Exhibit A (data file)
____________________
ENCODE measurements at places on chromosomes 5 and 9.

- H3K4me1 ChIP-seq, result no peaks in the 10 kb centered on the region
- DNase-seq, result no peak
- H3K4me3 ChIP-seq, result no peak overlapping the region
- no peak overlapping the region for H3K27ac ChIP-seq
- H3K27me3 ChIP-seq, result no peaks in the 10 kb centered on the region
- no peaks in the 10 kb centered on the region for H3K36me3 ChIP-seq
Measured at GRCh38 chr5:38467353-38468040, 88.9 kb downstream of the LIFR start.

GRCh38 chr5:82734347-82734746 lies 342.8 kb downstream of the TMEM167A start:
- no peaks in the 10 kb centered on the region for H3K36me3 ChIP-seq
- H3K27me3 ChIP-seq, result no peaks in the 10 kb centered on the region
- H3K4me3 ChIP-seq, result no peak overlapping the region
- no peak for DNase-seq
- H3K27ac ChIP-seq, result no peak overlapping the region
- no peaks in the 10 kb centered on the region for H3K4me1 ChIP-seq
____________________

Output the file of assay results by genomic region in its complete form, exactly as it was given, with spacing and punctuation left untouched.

ENCODE measurements at places on chromosomes 5 and 9.

- H3K4me1 ChIP-seq, result no peaks in the 10 kb centered on the region
- DNase-seq, result no peak
- H3K4me3 ChIP-seq, result no peak overlapping the region
- no peak overlapping the region for H3K27ac ChIP-seq
- H3K27me3 ChIP-seq, result no peaks in the 10 kb centered on the region
- no peaks in the 10 kb centered on the region for H3K36me3 ChIP-seq
Measured at GRCh38 chr5:38467353-38468040, 88.9 kb downstream of the LIFR start.

GRCh38 chr5:82734347-82734746 lies 342.8 kb downstream of the TMEM167A start:
- no peaks in the 10 kb centered on the region for H3K36me3 ChIP-seq
- H3K27me3 ChIP-seq, result no peaks in the 10 kb centered on the region
- H3K4me3 ChIP-seq, result no peak overlapping the region
- no peak for DNase-seq
- H3K27ac ChIP-seq, result no peak overlapping the region
- no peaks in the 10 kb centered on the region for H3K4me1 ChIP-seq